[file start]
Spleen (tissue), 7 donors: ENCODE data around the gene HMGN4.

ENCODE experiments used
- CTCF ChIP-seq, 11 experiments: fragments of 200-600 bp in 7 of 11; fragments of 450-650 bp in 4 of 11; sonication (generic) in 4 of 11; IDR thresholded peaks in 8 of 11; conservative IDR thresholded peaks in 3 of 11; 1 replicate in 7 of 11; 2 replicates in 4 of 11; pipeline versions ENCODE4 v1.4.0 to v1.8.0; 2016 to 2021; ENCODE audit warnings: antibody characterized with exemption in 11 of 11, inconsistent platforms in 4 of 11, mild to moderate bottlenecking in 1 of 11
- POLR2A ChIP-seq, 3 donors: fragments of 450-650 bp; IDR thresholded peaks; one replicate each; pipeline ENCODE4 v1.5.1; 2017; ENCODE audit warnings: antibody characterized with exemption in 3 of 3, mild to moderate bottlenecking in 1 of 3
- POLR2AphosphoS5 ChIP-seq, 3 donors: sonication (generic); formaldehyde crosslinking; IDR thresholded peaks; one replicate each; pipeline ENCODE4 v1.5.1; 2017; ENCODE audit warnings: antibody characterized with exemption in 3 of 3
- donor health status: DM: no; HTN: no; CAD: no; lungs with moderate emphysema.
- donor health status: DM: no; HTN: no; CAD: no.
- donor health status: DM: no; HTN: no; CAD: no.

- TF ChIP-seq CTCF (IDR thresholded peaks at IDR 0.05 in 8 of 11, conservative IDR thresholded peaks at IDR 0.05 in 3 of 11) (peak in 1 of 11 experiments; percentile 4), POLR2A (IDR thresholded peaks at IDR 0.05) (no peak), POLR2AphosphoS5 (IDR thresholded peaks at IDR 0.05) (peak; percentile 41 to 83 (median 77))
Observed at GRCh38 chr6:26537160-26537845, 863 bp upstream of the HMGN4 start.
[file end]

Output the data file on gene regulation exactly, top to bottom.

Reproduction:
Spleen (tissue), 7 donors: ENCODE data around the gene HMGN4.

ENCODE experiments used
- CTCF ChIP-seq, 11 experiments: fragments of 200-600 bp in 7 of 11; fragments of 450-650 bp in 4 of 11; sonication (generic) in 4 of 11; IDR thresholded peaks in 8 of 11; conservative IDR thresholded peaks in 3 of 11; 1 replicate in 7 of 11; 2 replicates in 4 of 11; pipeline versions ENCODE4 v1.4.0 to v1.8.0; 2016 to 2021; ENCODE audit warnings: antibody characterized with exemption in 11 of 11, inconsistent platforms in 4 of 11, mild to moderate bottlenecking in 1 of 11
- POLR2A ChIP-seq, 3 donors: fragments of 450-650 bp; IDR thresholded peaks; one replicate each; pipeline ENCODE4 v1.5.1; 2017; ENCODE audit warnings: antibody characterized with exemption in 3 of 3, mild to moderate bottlenecking in 1 of 3
- POLR2AphosphoS5 ChIP-seq, 3 donors: sonication (generic); formaldehyde crosslinking; IDR thresholded peaks; one replicate each; pipeline ENCODE4 v1.5.1; 2017; ENCODE audit warnings: antibody characterized with exemption in 3 of 3
- donor health status: DM: no; HTN: no; CAD: no; lungs with moderate emphysema.
- donor health status: DM: no; HTN: no; CAD: no.
- donor health status: DM: no; HTN: no; CAD: no.

- TF ChIP-seq CTCF (IDR thresholded peaks at IDR 0.05 in 8 of 11, conservative IDR thresholded peaks at IDR 0.05 in 3 of 11) (peak in 1 of 11 experiments; percentile 4), POLR2A (IDR thresholded peaks at IDR 0.05) (no peak), POLR2AphosphoS5 (IDR thresholded peaks at IDR 0.05) (peak; percentile 41 to 83 (median 77))
Observed at GRCh38 chr6:26537160-26537845, 863 bp upstream of the HMGN4 start.